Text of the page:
Forelimbs of the Short-beaked Echidna (Tachyglossus aculeatus)

This wonderful old display specimen from the UNE Natural History Museum is a teaching tool that has allowed generations of students to see the forelimb structure and pectoral girdle of the short-beaked echidna – Australia’s only echidna species, and one of two monotremes (egg-laying mammals) that occur here – the other one of course is the platypus.

The forelimbs are really interesting for a number of reasons – first, you can see that great excavating machinery – robust claws and chunky bones for muscle attachment – that allows echidnas to tear into termite mounds and underground ant galleries. Indeed, echidnas are myrmecophagous, a term which means they a specialist diet almost entirely of ants and termites. But most interesting of all, this specimen shows how monotremes move with limbs splayed out to the side like a lizard, rather than limbs under the body, such as in a cat and most other mammals.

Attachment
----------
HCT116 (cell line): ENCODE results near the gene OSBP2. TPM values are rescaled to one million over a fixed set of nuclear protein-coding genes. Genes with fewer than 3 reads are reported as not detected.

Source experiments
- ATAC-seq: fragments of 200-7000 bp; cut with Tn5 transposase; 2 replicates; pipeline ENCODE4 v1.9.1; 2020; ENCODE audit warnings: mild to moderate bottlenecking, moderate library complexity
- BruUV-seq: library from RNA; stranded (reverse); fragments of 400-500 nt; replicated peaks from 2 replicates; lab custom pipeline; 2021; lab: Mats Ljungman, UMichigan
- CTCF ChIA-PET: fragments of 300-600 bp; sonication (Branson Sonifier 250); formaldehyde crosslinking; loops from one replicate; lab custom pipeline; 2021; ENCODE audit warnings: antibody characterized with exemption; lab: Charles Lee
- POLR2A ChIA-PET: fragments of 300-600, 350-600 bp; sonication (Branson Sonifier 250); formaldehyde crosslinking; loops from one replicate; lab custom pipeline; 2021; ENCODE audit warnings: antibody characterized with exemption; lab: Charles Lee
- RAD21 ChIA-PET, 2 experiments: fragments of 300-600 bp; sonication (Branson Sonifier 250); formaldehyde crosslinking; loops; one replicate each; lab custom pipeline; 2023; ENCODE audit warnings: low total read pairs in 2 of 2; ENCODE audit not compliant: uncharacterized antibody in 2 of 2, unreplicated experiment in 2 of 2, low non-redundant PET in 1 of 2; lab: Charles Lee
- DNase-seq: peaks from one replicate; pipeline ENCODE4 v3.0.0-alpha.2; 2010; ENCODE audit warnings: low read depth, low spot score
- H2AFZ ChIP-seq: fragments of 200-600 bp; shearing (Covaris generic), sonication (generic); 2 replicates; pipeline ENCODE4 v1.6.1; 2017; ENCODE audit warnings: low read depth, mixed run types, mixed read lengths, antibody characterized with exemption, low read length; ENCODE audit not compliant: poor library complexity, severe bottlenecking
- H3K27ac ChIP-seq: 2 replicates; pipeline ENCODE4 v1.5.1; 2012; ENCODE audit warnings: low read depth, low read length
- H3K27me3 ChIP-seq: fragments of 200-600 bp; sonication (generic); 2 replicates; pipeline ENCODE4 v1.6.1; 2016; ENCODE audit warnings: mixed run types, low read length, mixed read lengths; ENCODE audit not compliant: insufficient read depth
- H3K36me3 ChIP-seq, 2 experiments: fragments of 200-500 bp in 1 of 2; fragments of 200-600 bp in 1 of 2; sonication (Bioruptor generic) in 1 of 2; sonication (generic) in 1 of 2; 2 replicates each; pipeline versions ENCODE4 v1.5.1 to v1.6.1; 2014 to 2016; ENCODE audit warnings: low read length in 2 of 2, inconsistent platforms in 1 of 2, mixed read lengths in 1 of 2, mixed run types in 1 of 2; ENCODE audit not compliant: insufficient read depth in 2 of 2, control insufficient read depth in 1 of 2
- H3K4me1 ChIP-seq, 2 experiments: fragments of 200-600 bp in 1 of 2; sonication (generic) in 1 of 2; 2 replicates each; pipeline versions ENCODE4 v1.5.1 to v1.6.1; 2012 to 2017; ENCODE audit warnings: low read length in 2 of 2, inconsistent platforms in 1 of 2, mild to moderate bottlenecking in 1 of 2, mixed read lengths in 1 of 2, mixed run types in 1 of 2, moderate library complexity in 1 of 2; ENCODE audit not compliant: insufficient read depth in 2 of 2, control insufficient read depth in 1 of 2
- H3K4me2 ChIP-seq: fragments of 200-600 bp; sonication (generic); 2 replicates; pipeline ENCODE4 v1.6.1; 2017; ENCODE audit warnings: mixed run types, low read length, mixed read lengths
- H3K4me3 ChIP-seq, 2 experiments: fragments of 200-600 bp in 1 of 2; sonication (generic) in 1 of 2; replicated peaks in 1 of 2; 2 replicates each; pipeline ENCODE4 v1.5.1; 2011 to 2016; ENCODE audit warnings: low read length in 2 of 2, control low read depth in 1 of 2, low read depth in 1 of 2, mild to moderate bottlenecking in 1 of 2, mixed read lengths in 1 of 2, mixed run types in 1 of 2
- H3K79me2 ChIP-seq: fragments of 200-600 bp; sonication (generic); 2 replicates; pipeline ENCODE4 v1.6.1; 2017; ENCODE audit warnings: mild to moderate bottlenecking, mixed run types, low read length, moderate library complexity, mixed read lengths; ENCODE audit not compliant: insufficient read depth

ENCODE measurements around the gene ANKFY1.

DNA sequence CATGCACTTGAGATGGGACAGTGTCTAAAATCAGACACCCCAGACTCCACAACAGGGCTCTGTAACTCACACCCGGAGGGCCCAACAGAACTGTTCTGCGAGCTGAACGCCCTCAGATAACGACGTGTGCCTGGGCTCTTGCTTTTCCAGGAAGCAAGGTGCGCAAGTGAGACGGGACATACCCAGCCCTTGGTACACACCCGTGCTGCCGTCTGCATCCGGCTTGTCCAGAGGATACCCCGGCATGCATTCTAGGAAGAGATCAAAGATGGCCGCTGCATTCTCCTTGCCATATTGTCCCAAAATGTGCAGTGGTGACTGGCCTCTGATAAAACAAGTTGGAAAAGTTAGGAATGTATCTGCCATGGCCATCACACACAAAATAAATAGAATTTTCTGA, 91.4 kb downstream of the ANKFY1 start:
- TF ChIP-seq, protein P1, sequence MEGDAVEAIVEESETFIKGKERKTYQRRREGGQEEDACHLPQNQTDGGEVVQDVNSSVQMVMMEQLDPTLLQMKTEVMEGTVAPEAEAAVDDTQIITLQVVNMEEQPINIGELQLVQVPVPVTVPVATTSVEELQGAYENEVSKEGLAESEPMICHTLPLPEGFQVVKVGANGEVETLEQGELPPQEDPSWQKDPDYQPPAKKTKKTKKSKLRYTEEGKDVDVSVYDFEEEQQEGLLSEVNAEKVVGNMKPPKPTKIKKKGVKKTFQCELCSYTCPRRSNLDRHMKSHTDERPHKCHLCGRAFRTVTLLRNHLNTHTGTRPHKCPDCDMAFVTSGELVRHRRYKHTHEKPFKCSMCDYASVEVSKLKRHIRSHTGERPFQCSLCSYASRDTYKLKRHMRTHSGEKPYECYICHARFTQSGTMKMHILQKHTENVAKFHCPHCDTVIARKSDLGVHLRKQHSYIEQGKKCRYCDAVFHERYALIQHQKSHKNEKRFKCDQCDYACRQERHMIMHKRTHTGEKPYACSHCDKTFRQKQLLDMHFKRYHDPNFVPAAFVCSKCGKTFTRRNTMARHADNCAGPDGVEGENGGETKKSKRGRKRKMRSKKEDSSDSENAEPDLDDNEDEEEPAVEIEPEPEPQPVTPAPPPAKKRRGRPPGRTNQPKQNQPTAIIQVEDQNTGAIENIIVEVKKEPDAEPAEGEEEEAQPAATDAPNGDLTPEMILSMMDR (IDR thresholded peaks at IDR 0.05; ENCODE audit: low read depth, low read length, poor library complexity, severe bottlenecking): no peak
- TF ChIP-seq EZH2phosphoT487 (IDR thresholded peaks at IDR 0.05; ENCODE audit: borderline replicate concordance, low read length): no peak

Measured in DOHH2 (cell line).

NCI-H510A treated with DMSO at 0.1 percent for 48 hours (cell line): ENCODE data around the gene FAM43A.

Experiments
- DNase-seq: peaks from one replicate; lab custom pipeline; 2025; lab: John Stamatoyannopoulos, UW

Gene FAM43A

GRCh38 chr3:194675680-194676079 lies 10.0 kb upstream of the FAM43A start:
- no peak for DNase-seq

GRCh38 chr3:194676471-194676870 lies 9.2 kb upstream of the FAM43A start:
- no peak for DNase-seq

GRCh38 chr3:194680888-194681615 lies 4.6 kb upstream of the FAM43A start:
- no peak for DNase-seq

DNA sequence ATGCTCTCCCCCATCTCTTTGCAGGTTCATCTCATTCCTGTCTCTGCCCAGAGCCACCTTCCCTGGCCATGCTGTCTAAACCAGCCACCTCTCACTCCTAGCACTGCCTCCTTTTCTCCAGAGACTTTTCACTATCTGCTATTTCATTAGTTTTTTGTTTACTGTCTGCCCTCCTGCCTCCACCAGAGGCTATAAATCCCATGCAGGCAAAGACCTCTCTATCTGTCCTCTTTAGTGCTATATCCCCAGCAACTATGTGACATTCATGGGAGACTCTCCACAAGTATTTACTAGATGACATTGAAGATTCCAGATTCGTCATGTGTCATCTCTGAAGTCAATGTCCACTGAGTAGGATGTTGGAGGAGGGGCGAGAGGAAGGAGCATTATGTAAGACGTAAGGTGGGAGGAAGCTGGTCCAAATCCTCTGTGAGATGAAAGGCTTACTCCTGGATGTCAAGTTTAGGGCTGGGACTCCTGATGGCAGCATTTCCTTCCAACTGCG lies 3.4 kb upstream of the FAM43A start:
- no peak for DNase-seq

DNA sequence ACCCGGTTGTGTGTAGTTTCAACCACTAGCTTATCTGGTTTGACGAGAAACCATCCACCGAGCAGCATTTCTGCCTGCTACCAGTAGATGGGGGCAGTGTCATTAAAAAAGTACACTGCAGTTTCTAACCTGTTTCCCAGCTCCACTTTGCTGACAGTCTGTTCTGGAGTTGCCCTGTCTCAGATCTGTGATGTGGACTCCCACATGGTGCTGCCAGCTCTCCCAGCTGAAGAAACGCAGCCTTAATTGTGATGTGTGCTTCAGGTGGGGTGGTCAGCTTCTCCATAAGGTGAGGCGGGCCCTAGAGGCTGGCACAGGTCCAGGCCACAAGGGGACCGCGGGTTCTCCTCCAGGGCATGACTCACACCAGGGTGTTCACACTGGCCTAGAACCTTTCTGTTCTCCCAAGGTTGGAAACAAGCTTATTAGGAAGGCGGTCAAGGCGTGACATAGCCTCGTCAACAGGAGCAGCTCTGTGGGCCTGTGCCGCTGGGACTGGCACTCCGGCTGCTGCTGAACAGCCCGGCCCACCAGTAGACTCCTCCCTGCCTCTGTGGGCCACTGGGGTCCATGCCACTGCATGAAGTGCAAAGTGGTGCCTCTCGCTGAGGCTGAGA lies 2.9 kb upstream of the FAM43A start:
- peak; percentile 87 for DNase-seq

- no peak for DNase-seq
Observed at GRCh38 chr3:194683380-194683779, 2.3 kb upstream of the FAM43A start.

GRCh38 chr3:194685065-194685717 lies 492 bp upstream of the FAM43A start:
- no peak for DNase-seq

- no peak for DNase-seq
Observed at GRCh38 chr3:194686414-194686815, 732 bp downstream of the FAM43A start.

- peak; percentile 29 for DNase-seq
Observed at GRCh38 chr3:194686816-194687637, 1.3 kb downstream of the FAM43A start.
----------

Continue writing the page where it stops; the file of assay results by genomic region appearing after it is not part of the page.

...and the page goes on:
Monotremes provide other examples of the ancient reptilian ancestry of all mammals. Although they are very definitely mammals, echidnas (and platypus) have a number of reptilian features, such as the laying of soft, leathery eggs, and possession of a single opening – the cloaca – that is used to expel all bodily waste, and to mate. Indeed, the Latin name for the order ‘Monotremata’ literally means ‘one hole’ – perhaps an unfortunate scientific name for such a wonderous and attractive animal!